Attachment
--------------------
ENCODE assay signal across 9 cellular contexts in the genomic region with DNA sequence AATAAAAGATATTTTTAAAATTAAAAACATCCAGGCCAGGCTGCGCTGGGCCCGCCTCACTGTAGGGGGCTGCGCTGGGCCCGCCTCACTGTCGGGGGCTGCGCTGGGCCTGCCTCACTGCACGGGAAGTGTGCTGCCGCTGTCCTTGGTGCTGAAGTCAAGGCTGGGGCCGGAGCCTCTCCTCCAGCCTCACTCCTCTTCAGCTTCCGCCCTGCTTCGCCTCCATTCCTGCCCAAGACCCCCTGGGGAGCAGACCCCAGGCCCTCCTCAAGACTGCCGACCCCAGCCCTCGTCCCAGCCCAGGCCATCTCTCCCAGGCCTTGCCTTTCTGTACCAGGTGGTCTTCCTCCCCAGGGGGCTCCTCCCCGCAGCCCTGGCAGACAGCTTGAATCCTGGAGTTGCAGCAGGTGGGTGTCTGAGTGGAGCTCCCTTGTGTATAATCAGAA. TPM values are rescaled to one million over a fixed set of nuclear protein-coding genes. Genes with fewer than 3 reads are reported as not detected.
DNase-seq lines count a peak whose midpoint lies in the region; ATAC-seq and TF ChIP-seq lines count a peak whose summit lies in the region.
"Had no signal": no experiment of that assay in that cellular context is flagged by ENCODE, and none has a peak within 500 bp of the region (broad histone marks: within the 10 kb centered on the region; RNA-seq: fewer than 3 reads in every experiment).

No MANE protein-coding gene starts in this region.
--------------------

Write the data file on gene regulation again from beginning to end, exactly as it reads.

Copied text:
ENCODE assay signal across 9 cellular contexts in the genomic region with DNA sequence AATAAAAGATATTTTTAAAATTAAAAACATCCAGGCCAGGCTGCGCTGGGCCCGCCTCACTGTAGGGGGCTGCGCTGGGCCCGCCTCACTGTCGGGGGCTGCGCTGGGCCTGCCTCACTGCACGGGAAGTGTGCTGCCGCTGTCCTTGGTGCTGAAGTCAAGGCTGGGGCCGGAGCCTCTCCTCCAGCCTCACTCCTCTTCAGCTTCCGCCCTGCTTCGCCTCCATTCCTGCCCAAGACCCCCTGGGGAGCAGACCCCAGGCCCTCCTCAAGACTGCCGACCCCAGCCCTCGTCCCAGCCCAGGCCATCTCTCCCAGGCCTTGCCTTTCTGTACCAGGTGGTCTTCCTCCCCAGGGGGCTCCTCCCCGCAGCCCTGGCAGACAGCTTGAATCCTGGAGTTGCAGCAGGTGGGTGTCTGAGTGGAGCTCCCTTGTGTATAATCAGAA. TPM values are rescaled to one million over a fixed set of nuclear protein-coding genes. Genes with fewer than 3 reads are reported as not detected.
DNase-seq lines count a peak whose midpoint lies in the region; ATAC-seq and TF ChIP-seq lines count a peak whose summit lies in the region.
"Had no signal": no experiment of that assay in that cellular context is flagged by ENCODE, and none has a peak within 500 bp of the region (broad histone marks: within the 10 kb centered on the region; RNA-seq: fewer than 3 reads in every experiment).

No MANE protein-coding gene starts in this region.